Exploring London With Katherine Connolly and a Fisheye Camera


UK-based Katherine Connolly runs the Instagram page fisheye_london which explores the architecture, parks and scenery of London through the eyes of a Fisheye lens. We talked to Katherine about the importance of her creative outlet and the joy of traveling with an analogue camera in hand.

Photos by Katherine Connolly

Hello Katherine, please tell us a bit about yourself.

I’m a lawyer living in London, originally from Sydney Australia. I really like my job, but find it’s important to have some creative outlets as well. I’ve always had a super visual
brain, and loved fashion and design, but (like a lot of people) it was during the pandemic that I really started exploring more. I got into cross-stitch, collage, friendship bracelets, you name it. It was pretty obsessive. And now, I’ve gone deep into analogue photography – which has plenty of room for obsessives!

How did you start shooting with film and why the specific interest in the Fisheye camera?

I bought the Fisheye One camera years and years ago, on a whim – like, around 2005 – then promptly forgot all about it. I was recently back in Sydney and clearing out old stuff from the attic in my dad’s house, and found the camera (it even had a finished roll of film still sitting in it). I took the camera back to London, watched a few YouTube videos to figure out again how to load the film, and just started playing around with it. Now I take it with me everywhere!

Tell us about these photos you're sharing with us, where and what do you choose to shoot?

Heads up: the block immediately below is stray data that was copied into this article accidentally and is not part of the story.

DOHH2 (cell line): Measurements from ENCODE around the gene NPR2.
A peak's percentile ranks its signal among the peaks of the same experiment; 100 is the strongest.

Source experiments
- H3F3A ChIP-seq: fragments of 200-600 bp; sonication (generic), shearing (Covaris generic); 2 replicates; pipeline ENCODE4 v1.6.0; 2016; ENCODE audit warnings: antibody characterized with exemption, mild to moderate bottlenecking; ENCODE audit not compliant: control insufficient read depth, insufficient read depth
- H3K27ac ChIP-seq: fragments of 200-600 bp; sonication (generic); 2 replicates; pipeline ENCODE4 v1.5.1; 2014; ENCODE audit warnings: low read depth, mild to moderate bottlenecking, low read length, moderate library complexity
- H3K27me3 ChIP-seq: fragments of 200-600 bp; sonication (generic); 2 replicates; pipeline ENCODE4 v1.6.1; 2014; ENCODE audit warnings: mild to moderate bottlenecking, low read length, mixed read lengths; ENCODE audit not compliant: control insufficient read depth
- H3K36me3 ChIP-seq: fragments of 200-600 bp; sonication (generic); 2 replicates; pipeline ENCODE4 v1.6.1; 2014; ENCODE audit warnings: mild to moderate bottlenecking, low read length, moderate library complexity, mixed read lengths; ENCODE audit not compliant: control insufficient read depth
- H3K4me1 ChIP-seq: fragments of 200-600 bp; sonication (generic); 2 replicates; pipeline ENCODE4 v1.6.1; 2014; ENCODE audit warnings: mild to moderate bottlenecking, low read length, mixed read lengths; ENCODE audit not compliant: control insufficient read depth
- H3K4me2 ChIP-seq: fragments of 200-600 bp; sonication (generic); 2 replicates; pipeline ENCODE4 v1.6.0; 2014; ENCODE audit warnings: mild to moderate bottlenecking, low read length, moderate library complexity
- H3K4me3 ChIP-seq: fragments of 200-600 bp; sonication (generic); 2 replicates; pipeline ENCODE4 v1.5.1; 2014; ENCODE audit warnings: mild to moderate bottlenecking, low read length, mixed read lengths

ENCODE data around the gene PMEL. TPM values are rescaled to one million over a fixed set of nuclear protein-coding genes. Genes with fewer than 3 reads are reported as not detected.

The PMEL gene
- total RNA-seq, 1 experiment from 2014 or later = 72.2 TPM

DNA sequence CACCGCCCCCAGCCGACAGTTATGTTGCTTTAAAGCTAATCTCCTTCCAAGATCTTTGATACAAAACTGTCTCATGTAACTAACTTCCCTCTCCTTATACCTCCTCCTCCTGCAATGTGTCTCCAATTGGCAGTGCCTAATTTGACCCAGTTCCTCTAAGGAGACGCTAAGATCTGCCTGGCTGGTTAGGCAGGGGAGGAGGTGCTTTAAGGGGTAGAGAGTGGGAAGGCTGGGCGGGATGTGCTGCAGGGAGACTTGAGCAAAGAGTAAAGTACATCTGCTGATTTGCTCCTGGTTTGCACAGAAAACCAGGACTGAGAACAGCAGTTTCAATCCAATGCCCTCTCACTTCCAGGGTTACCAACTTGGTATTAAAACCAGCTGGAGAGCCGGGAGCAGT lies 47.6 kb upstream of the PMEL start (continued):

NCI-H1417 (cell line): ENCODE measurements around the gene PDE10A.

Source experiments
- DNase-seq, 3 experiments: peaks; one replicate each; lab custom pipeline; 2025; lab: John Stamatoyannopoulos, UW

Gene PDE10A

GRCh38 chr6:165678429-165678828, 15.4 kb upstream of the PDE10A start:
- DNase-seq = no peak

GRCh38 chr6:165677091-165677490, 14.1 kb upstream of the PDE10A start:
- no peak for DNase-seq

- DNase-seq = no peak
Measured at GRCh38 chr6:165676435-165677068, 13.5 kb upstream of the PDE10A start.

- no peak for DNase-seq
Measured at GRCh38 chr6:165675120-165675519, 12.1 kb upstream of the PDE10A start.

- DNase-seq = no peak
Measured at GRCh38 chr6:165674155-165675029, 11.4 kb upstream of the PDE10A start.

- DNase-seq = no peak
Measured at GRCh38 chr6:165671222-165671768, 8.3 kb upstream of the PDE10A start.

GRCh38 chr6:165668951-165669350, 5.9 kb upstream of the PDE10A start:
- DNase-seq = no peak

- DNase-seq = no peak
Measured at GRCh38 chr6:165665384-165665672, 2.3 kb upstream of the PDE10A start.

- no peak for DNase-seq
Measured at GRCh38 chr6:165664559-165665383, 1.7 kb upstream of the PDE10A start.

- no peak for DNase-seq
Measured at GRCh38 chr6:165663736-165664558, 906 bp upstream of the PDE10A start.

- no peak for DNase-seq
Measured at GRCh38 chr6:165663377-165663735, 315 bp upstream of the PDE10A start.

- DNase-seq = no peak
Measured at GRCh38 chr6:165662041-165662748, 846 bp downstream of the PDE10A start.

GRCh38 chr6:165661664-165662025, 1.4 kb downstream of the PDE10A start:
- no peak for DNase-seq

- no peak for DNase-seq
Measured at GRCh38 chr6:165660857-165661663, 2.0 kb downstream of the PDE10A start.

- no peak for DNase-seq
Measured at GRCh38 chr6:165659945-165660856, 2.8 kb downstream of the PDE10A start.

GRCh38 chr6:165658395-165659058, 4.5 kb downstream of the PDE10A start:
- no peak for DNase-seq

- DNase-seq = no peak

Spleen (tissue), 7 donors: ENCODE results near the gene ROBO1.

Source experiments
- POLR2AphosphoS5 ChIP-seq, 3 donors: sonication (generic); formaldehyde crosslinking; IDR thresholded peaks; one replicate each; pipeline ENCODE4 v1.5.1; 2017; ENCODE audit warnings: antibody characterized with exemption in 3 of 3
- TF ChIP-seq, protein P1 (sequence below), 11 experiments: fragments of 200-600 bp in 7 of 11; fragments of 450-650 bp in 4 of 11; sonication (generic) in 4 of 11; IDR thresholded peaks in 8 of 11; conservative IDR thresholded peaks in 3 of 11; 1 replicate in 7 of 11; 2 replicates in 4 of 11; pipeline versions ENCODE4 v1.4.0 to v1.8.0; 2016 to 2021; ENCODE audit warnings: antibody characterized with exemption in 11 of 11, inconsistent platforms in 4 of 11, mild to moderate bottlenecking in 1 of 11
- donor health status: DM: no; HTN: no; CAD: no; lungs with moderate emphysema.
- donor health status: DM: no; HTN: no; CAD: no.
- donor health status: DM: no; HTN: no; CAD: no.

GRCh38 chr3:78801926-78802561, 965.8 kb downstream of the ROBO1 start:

They are all taken out and about in London. I’m moving away in September, and this has been a kind of farewell project to the city for me. I like to just go out on sunny days with my bike and shoot what’s around me. Sometimes I’ll do special trips, wander down to Southbank, or the Barbican, spots with cool buildings and lots of life. With choosing what to shoot, with this little camera there are lots of constraints. You need very bright sunlight, and the strong distortion effect means you have to pick your subject carefully. And the flash on mine doesn’t work because the battery leaked as it sat for 15+ years in my dad’s attic! But those constraints are what I like about it: operating within them really sharpens the creative process.

You can’t just point and shoot with a guaranteed result, you have to be strategic. And I love that every photo is a little circle: a perfectly self contained, shrunken world. The photos work really well for manual collaging too, layering different pieces of multiple circles on top of each other, cutting out the skies, putting cool backgrounds in and so on. I’ve been doing a lot of that. I’m slowly learning what works best. Big, grandiose buildings work well, because the Fisheye shrinks them right down into the frame – and London certainly has plenty of those. At the other end of the scale, it can do really extreme close-ups too, which can be very cool with the right subject. I want to shoot more people; I’m still figuring out what scale works best for that.

I’m also trying out different Lomography film. The LomoChrome Turquoise gives an extremely cool, sci-fi noir look that works great with London’s city skyline. I’ve not tried the purple yet; I’d like to take that out to a big lush London park, get some nice trippy green-to-purple effects.

If you could choose one dream location to shoot with the Fisheye camera what would it be?

Antarctica would be super cool. The grand scale and the bright, white light would be perfect.

To see more of Katherine's London adventures checkout here Instagram page

2023-08-01 #gear #news #places #london #fisheye #barbican

Mentioned Product

Lomography Fisheye One

Lomography Fisheye One

See the world through 170⁰ of fabulous Fisheye distortion. Fisheye cameras use regular 35mm film. A built-in flash can be switched so you could have more coverage in underwater depths or even at late night parties.

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